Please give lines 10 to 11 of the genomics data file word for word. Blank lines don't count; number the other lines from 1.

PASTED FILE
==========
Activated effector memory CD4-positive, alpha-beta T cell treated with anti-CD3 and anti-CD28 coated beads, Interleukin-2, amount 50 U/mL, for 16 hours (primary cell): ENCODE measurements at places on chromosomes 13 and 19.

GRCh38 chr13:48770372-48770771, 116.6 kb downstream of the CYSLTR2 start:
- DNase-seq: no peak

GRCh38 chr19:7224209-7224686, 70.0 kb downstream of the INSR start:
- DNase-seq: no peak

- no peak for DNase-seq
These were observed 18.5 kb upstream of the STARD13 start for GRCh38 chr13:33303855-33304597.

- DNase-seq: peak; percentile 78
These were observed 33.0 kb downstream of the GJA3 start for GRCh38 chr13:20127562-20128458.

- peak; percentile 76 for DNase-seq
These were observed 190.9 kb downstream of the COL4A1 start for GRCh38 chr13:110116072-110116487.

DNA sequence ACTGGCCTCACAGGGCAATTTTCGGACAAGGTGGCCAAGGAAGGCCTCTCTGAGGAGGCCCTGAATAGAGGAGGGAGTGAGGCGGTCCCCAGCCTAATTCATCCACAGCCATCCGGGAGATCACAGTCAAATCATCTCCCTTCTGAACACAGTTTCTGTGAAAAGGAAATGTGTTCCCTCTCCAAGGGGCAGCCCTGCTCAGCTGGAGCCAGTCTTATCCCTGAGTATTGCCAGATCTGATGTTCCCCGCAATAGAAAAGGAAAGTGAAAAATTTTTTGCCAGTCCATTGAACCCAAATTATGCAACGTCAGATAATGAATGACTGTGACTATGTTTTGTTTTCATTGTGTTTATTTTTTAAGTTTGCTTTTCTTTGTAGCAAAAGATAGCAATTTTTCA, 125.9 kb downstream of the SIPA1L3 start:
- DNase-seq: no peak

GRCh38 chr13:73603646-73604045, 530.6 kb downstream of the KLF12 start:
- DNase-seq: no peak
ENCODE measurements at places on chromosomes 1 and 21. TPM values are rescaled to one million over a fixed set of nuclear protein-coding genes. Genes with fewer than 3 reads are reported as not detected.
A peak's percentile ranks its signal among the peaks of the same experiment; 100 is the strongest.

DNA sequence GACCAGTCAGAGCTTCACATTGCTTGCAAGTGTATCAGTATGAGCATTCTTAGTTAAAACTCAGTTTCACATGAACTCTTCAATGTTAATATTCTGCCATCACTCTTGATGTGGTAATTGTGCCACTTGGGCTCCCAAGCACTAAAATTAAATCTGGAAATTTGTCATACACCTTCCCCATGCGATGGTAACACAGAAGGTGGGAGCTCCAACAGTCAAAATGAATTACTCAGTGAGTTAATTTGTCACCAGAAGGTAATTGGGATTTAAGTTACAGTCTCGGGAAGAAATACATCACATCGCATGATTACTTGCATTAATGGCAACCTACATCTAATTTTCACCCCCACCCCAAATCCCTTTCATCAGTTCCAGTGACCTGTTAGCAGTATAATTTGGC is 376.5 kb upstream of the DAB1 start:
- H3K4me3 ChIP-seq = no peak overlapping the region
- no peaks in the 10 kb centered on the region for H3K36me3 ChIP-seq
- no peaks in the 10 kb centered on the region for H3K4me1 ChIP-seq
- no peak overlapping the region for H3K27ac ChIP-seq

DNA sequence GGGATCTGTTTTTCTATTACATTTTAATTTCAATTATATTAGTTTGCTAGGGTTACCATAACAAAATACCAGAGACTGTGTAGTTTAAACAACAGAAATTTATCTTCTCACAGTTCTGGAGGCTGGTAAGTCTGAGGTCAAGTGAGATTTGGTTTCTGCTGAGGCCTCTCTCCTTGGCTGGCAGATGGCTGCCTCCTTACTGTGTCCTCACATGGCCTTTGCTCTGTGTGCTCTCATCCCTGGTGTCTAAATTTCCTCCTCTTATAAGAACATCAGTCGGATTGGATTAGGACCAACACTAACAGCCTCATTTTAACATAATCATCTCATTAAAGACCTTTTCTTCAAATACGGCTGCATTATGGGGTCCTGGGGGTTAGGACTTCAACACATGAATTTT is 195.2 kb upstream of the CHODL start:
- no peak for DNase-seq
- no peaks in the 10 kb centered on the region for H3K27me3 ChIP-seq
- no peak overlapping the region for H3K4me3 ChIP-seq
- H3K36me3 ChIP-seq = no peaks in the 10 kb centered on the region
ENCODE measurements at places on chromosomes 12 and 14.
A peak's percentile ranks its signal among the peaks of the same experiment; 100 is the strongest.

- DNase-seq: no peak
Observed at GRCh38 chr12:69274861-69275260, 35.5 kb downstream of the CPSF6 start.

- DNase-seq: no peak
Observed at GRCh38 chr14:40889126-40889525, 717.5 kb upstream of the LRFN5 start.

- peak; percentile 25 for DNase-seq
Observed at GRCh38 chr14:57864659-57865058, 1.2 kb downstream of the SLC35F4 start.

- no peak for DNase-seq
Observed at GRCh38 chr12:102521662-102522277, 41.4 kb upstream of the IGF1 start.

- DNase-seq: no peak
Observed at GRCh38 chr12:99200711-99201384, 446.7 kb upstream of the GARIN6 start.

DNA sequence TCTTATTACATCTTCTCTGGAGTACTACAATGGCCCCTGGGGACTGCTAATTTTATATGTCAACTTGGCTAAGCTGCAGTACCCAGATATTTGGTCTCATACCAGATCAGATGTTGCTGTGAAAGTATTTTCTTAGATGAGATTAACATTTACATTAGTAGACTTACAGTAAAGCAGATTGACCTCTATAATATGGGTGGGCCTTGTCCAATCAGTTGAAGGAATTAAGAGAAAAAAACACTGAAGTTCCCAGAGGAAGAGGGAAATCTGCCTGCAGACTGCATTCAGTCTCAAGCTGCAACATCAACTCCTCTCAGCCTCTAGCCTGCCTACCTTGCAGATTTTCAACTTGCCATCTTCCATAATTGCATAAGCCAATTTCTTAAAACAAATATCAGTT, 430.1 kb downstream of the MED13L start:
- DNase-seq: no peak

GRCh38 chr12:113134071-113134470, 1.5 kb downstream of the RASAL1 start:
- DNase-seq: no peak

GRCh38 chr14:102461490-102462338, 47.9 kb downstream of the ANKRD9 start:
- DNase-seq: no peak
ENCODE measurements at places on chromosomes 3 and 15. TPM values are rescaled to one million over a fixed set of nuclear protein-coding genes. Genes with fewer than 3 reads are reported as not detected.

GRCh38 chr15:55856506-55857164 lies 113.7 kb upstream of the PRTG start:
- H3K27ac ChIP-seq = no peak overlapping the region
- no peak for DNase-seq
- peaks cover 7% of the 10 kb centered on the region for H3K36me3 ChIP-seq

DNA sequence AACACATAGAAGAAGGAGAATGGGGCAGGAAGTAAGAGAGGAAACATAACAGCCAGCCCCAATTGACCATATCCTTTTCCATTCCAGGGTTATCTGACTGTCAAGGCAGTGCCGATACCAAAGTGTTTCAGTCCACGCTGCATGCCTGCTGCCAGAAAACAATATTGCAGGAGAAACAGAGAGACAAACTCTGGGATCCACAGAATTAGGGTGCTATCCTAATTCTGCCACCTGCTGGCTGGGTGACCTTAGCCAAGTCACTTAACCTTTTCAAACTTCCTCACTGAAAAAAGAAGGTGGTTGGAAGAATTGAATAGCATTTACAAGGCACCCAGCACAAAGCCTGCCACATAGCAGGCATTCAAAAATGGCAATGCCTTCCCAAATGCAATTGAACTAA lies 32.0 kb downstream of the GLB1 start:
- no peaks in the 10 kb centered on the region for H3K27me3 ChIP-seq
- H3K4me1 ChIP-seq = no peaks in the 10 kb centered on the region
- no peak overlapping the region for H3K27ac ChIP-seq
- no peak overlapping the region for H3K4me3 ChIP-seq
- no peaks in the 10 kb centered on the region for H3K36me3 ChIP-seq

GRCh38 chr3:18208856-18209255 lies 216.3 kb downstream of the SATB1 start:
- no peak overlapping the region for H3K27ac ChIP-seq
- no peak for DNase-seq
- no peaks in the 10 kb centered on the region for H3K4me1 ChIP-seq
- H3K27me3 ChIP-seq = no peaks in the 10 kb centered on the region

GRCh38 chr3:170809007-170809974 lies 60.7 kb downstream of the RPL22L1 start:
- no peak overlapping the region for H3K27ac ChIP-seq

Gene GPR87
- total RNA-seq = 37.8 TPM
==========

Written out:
- peak; percentile 76 for DNase-seq
These were observed 190.9 kb downstream of the COL4A1 start for GRCh38 chr13:110116072-110116487.